Not to be confused with publishers, publicists likely do what you imagine publishers should do. Their job is to get your name out there. Different ones will specialize in different areas and genres, but they offer similar services. The good ones will have a solid directory of industry contacts everywhere from bookstores, to newspapers, to reviewers, and they will utilize those to create interest in you and your book(s).


  • Brand management (making sure your public image is consistent everywhere)
  • Platform building (website design, social media setup and posting schedule, etc.)
  • Public engagements (book tours, signings, readings, appearances, panel discussions, etc.)
  • Marketing (book trailers, ads, metrics, SEO, reviews, etc.)
  • Public Relations (press releases, interviews, guest posts and appearances, etc.)
  • Copywriting (author bio, book blurbs, tag lines, etc.)
  • Training (how to do some things yourself to stay visible)

If a lot of this sounds like something a normal person could do, it is! What you pay for when you hire a publicist is their experience and contacts. Especially the contacts. A single new author will likely never get deep enough into the inner workings of a large, national press publication to get to the person in charge, but many publicists will have that person on speed dial, and have you on schedule to be interviewed for USA Today in minutes. No, they won’t share the contact information with you. But they will communicate on your behalf to get you where you wouldn’t get on your own.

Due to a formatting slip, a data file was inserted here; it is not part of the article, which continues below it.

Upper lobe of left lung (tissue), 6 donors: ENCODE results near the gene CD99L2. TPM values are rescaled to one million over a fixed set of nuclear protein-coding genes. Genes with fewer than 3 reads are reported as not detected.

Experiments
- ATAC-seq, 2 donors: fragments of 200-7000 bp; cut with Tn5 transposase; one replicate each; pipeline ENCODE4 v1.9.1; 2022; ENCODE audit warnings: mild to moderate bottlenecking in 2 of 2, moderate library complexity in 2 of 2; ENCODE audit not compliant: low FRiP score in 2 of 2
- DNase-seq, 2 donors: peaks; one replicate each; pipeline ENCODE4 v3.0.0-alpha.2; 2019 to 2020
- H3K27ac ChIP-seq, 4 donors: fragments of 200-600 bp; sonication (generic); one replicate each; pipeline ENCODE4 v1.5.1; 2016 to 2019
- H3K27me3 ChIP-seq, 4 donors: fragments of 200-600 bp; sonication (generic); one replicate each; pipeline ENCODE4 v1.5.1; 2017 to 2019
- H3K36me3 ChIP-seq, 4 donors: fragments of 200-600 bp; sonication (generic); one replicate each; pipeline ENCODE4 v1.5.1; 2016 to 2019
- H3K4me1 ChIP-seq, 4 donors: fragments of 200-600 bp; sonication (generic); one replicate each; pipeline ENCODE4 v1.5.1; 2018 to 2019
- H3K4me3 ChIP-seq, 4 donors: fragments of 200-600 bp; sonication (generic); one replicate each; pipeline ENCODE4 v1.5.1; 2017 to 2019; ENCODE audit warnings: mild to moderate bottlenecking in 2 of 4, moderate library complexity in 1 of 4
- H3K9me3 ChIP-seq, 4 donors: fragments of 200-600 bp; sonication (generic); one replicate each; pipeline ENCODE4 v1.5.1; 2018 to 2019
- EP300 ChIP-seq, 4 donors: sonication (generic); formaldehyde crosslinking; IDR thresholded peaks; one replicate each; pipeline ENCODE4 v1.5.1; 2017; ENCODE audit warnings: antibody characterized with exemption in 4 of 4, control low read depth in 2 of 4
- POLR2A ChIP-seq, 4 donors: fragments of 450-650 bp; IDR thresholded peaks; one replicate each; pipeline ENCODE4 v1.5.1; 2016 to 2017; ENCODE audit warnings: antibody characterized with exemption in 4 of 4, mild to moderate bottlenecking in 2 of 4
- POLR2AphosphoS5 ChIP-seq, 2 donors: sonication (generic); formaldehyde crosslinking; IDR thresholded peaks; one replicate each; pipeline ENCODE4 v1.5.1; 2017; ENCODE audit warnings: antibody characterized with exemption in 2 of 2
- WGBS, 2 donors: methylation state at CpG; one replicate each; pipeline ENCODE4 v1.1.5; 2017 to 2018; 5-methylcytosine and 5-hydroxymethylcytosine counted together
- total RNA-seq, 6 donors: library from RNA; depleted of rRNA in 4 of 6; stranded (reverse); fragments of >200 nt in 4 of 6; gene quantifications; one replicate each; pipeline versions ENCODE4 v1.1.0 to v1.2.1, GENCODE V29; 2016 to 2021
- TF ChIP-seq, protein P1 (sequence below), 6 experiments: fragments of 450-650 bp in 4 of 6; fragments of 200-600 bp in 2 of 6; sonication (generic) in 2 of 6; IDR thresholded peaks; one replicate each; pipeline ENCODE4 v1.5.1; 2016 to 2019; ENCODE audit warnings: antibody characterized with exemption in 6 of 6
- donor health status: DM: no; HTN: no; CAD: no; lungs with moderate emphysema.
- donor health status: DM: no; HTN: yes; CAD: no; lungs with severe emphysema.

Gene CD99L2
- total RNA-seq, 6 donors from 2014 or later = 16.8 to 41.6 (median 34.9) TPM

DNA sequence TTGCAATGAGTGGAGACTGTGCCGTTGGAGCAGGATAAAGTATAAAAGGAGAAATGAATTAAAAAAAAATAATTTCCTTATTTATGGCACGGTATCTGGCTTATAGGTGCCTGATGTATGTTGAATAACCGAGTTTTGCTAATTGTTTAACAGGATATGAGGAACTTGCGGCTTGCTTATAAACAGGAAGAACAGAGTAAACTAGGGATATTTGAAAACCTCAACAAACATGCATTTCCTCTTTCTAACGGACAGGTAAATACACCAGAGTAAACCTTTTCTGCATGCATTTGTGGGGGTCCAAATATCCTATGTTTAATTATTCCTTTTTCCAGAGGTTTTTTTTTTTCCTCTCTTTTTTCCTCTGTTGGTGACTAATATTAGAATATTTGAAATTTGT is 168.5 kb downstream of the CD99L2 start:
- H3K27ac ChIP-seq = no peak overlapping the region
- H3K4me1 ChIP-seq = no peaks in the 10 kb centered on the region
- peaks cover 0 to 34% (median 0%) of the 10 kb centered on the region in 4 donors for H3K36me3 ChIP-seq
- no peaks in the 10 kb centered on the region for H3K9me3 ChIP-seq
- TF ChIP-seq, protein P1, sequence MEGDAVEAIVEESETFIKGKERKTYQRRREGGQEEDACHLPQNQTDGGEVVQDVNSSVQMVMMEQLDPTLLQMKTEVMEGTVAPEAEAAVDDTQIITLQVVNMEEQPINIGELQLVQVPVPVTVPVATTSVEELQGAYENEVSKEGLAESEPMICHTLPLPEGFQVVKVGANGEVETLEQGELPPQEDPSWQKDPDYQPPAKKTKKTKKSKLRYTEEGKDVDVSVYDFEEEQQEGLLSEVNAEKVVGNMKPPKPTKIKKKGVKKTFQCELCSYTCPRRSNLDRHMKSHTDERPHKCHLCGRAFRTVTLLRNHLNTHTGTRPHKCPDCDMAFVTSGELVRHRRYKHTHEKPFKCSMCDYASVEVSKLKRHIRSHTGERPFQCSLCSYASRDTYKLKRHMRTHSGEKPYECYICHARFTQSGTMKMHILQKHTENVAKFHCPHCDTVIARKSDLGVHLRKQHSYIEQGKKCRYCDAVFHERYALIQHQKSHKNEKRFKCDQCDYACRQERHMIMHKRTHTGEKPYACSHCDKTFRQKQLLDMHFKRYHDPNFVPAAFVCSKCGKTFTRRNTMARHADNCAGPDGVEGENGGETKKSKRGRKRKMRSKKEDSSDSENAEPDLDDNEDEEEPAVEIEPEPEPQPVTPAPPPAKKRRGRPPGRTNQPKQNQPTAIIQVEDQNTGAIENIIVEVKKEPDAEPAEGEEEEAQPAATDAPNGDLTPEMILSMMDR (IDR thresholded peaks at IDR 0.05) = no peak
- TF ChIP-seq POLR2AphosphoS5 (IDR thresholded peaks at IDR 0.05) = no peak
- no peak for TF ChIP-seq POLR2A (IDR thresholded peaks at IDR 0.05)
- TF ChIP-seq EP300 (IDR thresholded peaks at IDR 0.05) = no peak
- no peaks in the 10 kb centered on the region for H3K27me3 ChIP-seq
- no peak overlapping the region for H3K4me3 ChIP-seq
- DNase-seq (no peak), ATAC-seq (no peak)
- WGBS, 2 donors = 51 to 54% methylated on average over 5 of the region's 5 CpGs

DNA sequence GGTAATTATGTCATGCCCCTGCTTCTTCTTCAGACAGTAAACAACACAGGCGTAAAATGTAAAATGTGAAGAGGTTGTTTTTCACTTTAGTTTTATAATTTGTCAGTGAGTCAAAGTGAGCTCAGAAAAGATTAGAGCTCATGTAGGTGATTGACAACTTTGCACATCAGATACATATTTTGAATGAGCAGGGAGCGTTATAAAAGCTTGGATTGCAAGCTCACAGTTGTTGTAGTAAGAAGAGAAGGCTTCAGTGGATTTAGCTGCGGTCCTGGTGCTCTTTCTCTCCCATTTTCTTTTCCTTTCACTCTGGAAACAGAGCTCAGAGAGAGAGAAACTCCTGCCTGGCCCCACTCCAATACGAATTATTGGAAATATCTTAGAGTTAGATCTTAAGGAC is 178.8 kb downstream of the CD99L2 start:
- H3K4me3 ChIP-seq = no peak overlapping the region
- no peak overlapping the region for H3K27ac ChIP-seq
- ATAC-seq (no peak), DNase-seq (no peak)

Publicists can be as selective as publishers and agents when it comes to whom they choose to take on as clients. Depending on their experience, their fees will also vary greatly. It is helpful to look around and check them out, see what services they offer and how much it costs, but in general, you likely will not want to, or be able to afford to hire a publicist right off the bat.